In January 19 CE, he went to Egypt to provide relief as it was reeling under a famine. This move did not go down well with Tiberius, as Egypt was an imperial territory and was directly under the rule of the emperor. Hence, it required the monarch and the senate’s approval for a senator to visit Egypt, a law formulated by Augustus.
After he returned to Syria from Egypt in the summer of 19 CE, he found that Piso had not adhered to his orders. He ordered the recall of Piso, although it was not within his power to do so. The hostility between Germanicus and Piso grew further, and came to an end with Germanicus’ death.
Family & Personal Life
Germanicus belonged to the illustrious Julio-Claudian dynasty. His paternal grandparents were Livia Drusilla and Tiberius Claudius Nero. His grandmother, Livia, divorced Tiberius and married Roman emperor Augustus, and changed her name to Julia Augusta after her adoption into the Julian family in 14 CE.
His maternal grandparents were Mark Antony and Octavia Minor.
Tiberius adopted Germanicus in June 4 CE, as successor to the throne. After his adoption, he took up the name Julius Caesar.
He was married to Agrippina, the Elder and they had nine children - Nero Julius Caesar, Drusus Caesar, Tiberius Julius Caesar, Ignotus, Gaius, the Elder; Gaius, the Younger; Agrippina, the Younger; Julia Drusilla, and Julia Livilla. Gaius, the Younger became emperor and Agrippina, the Younger became empress later in their lives.
Tiberius and the Ignotus died during their infancy, while Gaius, the Elder died in his early childhood.
Germanicus was also a writer and authored Latin version of ‘Phainomena,’ in a style that suited the reading habits of the Romans.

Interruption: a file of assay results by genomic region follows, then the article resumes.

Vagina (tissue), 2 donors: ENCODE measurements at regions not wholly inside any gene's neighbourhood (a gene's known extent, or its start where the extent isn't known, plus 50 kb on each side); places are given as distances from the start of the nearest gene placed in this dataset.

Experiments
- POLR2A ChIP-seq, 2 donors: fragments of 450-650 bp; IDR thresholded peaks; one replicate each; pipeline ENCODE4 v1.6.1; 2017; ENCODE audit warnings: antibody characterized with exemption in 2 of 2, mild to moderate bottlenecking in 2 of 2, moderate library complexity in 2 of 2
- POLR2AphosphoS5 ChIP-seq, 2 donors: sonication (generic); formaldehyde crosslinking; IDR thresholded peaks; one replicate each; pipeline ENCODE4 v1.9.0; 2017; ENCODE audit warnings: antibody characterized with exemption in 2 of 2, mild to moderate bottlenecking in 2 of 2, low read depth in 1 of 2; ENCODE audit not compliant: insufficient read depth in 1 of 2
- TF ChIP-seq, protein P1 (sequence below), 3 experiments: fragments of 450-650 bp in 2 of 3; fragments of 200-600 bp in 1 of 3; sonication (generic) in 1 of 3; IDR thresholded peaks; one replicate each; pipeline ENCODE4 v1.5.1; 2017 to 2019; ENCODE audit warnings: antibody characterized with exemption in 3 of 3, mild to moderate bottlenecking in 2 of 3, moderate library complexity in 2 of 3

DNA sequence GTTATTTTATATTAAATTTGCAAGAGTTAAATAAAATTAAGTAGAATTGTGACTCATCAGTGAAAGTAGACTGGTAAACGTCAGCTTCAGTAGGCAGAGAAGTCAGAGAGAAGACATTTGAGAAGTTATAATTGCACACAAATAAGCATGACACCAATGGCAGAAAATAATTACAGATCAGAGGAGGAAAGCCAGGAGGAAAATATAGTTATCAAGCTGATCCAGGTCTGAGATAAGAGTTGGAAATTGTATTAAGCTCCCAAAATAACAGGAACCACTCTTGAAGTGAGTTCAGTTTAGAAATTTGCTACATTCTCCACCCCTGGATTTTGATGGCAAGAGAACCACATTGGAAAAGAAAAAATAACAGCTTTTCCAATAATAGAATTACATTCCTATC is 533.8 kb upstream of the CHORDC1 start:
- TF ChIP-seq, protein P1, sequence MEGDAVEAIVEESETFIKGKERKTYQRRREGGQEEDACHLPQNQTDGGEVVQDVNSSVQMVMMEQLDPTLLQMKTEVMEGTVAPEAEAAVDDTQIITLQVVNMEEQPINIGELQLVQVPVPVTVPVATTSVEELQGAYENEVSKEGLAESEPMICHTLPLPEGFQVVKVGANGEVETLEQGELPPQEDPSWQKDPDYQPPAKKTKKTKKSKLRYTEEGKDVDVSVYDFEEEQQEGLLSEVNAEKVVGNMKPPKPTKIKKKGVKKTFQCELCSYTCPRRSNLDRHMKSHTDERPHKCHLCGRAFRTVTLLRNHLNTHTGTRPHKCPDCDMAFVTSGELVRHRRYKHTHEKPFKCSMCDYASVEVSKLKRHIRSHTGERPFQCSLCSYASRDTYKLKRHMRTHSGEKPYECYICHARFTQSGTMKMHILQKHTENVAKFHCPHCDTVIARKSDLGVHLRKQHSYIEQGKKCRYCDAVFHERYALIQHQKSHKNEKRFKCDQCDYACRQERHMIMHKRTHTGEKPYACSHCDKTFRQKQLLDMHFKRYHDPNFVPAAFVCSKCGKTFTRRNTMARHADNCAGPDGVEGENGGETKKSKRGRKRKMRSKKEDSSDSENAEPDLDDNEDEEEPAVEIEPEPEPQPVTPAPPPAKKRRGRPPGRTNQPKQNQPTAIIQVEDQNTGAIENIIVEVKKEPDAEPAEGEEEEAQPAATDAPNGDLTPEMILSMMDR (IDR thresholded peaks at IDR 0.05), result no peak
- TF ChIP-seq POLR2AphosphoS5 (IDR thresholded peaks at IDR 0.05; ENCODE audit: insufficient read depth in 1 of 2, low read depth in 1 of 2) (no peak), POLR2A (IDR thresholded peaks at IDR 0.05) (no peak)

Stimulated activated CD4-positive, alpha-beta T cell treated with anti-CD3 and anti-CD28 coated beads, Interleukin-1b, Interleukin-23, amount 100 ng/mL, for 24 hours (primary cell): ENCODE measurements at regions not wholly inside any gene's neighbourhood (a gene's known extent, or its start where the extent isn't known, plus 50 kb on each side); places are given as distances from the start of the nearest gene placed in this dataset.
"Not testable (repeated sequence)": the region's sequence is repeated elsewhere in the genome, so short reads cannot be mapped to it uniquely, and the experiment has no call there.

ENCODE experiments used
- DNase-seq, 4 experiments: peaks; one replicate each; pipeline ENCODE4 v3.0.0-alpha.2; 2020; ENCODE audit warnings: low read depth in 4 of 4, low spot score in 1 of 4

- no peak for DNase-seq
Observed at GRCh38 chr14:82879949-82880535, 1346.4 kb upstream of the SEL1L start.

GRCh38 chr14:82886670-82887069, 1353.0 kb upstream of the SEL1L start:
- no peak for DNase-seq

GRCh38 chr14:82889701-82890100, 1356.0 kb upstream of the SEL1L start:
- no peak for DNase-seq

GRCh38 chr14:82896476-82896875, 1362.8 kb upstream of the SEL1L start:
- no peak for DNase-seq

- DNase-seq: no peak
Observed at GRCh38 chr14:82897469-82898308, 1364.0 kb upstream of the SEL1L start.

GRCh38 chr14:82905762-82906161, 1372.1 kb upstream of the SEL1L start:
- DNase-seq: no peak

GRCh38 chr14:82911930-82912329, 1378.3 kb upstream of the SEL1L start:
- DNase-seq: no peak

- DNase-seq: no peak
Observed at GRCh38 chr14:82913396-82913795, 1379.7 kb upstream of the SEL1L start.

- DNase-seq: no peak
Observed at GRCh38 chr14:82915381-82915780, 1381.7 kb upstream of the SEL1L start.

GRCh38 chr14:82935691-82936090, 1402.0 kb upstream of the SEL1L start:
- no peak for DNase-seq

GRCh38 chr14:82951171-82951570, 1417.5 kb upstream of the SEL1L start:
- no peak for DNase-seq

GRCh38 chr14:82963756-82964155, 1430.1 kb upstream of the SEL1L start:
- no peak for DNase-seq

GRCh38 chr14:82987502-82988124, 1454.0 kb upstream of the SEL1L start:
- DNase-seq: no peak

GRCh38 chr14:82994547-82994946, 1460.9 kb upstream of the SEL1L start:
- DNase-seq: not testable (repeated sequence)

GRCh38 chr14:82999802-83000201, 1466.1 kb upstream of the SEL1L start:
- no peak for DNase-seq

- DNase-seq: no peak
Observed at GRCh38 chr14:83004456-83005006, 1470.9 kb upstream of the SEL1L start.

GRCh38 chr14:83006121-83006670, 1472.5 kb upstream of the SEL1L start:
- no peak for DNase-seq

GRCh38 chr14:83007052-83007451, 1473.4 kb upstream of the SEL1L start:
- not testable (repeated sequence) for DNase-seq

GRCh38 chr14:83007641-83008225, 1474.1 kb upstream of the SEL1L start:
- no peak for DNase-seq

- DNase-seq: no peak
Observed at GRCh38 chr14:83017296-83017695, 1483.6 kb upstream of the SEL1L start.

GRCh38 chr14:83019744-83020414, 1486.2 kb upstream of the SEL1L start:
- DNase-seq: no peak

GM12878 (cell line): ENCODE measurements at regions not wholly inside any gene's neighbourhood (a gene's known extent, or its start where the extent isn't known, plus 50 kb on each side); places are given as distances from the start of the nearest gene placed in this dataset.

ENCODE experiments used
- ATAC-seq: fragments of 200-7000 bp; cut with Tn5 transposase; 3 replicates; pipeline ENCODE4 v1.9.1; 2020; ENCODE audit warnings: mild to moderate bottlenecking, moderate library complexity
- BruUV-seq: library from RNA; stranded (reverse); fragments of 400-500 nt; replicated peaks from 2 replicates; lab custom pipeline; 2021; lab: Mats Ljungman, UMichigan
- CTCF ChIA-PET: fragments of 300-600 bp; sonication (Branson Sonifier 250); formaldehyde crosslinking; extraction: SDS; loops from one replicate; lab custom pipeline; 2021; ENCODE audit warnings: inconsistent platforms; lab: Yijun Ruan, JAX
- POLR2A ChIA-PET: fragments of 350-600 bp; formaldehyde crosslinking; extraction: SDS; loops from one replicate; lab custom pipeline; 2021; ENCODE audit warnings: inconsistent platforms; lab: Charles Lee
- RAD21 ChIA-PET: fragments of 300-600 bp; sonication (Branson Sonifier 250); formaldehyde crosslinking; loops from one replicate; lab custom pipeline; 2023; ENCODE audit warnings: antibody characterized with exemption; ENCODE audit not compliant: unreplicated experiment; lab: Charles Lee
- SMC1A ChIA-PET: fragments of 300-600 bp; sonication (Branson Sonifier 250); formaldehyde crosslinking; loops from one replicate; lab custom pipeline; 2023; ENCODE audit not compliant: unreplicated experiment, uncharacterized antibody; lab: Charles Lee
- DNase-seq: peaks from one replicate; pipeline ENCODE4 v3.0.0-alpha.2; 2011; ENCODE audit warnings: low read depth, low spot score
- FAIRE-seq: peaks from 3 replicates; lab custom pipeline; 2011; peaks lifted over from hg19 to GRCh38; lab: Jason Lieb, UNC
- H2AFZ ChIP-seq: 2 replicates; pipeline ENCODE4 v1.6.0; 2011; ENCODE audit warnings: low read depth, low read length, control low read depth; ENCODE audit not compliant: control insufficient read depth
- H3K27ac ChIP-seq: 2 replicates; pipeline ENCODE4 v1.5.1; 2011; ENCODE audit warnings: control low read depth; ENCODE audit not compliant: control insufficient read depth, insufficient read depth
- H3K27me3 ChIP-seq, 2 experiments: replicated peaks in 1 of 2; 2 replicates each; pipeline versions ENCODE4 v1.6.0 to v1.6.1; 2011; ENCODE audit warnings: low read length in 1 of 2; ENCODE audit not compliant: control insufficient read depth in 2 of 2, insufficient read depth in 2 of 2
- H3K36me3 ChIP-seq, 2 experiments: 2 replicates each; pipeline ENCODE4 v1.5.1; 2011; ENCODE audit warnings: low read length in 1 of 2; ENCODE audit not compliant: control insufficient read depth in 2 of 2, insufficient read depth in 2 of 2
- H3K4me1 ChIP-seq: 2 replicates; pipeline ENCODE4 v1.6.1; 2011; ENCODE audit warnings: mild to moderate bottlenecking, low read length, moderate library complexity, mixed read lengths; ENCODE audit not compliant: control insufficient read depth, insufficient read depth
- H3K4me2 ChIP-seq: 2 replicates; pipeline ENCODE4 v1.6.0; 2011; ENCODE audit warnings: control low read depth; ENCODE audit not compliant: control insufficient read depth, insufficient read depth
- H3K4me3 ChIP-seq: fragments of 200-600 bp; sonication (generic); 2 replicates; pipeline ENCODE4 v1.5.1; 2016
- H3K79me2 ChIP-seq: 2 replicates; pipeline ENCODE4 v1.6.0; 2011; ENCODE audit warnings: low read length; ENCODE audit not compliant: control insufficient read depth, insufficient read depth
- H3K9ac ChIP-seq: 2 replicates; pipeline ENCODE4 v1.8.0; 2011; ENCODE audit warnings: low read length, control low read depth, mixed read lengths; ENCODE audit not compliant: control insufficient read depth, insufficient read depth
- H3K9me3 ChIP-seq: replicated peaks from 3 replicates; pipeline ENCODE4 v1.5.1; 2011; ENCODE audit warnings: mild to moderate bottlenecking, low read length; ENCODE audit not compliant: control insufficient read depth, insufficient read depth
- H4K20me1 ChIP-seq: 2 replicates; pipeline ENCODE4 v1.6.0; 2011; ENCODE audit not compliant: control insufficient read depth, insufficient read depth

Death & Legacy
Germanicus died of illness on October 10, 19 CE. It is believed that he had been poisoned by Piso, as their hostility had only grown with time.
When the people of Rome came to know about his death, they observed an ‘Iustitium’ even before public mourning was announced by the government. He was honored with a state funeral.
On July 15, 20 CE, the Roman knights took his effigy on a procession as a mark of respect. In the same year, Tiberius enacted a law to observe Germanicus’ death.
Arches were built in his memory at Rome, the frontier of Rhine, and Asia. His portraits were displayed in the Temple of Apollo in Rome.
Tacitus and Gaius Suetonius Tranquillus, in their respective publications, ‘Annals’ and ‘The Twelve Caesars,’ described him as a man of excellent military acumen and administrative capabilities, who was ahead of his contemporaries, yet humble.
He was considered to be an ideal Roman. Hence, he has been depicted in various art forms. Some of them are - Germanico in Germania (1732), an Italian opera by Nicola Porporain which he was portrayed by Domenico Annibali. ; Death of Germanicus (1773–1774), a marble sculpture by British sculptor Thomas Banks; Thusnelda im Triumphzug des Germanicus (1873), a painting by German painter Karl von Piloty; I, Claudius (1934), a historical fiction novel by Robert Graves; The Caesars (1968), a television series by Philip Mackie; and I, Claudius (1976), a TV series by Jack Pulman.